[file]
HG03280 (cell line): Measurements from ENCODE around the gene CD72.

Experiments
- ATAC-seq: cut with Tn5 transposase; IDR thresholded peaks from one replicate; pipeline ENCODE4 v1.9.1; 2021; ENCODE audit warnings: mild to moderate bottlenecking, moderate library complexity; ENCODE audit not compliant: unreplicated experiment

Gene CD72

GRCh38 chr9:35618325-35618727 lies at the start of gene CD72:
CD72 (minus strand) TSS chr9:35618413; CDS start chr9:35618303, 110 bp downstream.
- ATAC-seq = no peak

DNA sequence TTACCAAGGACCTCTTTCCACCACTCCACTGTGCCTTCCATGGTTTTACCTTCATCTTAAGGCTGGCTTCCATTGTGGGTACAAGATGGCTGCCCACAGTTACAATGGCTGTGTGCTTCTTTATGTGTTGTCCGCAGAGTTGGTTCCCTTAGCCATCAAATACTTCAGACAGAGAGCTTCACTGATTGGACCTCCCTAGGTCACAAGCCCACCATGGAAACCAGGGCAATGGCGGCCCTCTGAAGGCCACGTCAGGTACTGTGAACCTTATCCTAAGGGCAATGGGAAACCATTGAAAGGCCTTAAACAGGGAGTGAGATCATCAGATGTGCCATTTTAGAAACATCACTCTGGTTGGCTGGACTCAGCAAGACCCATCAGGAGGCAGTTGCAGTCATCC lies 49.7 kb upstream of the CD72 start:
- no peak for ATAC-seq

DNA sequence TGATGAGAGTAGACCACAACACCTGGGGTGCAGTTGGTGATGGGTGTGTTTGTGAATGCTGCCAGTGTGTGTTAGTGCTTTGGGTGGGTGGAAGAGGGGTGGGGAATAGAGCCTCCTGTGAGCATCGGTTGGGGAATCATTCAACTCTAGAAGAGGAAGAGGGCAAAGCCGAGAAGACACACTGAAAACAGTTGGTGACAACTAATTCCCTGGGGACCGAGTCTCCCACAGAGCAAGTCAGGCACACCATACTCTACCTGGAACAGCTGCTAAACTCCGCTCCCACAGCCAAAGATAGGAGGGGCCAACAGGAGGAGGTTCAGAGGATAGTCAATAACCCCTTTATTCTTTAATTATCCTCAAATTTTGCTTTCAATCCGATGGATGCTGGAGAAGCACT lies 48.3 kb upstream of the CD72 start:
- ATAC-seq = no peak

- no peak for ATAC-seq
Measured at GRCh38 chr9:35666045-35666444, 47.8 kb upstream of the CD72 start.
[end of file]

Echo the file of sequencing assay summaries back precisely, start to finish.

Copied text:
HG03280 (cell line): Measurements from ENCODE around the gene CD72.

Experiments
- ATAC-seq: cut with Tn5 transposase; IDR thresholded peaks from one replicate; pipeline ENCODE4 v1.9.1; 2021; ENCODE audit warnings: mild to moderate bottlenecking, moderate library complexity; ENCODE audit not compliant: unreplicated experiment

Gene CD72

GRCh38 chr9:35618325-35618727 lies at the start of gene CD72:
CD72 (minus strand) TSS chr9:35618413; CDS start chr9:35618303, 110 bp downstream.
- ATAC-seq = no peak

DNA sequence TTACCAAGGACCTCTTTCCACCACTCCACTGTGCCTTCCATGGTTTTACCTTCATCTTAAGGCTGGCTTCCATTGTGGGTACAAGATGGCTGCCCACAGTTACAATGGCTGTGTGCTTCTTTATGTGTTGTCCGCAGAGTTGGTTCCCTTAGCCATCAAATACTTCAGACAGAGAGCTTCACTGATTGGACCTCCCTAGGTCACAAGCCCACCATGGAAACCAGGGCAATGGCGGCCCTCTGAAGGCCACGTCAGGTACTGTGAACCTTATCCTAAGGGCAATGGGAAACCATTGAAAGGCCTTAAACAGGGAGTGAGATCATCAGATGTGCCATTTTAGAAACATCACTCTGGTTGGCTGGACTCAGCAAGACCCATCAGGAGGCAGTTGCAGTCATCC lies 49.7 kb upstream of the CD72 start:
- no peak for ATAC-seq

DNA sequence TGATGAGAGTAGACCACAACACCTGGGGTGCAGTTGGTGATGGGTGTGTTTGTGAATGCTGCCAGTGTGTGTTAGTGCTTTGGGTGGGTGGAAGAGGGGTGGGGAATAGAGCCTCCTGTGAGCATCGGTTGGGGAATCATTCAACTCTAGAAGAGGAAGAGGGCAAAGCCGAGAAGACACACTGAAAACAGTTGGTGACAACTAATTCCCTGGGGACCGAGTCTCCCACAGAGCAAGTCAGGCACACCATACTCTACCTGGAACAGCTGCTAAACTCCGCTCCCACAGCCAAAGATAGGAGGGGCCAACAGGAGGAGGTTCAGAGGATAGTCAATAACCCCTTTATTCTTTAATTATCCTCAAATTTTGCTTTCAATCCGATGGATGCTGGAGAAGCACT lies 48.3 kb upstream of the CD72 start:
- ATAC-seq = no peak

- no peak for ATAC-seq
Measured at GRCh38 chr9:35666045-35666444, 47.8 kb upstream of the CD72 start.